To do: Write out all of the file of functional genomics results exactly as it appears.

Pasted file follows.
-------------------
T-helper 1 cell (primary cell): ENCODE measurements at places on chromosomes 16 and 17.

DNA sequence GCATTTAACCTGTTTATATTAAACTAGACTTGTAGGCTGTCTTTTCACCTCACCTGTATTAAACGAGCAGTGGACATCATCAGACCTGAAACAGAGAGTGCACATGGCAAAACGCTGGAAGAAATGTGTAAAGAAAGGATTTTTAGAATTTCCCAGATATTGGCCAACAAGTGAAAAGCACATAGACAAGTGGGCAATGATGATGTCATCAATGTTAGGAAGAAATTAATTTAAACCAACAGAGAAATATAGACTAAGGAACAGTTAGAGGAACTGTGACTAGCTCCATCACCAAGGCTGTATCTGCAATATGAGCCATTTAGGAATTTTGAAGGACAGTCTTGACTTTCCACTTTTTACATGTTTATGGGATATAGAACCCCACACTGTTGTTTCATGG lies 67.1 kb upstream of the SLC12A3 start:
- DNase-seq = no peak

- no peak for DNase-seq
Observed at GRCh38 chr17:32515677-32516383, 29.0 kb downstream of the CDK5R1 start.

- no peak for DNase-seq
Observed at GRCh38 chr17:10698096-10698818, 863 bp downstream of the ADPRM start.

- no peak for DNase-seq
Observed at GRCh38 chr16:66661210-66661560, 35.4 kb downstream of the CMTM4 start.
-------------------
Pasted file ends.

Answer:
T-helper 1 cell (primary cell): ENCODE measurements at places on chromosomes 16 and 17.

DNA sequence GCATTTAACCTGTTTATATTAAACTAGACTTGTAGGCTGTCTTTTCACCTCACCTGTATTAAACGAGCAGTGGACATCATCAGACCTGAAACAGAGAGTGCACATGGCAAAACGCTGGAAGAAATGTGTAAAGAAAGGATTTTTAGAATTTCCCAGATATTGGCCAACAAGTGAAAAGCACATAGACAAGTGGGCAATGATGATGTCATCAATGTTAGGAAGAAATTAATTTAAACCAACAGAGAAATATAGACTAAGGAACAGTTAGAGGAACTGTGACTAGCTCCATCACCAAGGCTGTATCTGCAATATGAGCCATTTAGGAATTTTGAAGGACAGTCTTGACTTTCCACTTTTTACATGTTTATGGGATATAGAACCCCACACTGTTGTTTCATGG lies 67.1 kb upstream of the SLC12A3 start:
- DNase-seq = no peak

- no peak for DNase-seq
Observed at GRCh38 chr17:32515677-32516383, 29.0 kb downstream of the CDK5R1 start.

- no peak for DNase-seq
Observed at GRCh38 chr17:10698096-10698818, 863 bp downstream of the ADPRM start.

- no peak for DNase-seq
Observed at GRCh38 chr16:66661210-66661560, 35.4 kb downstream of the CMTM4 start.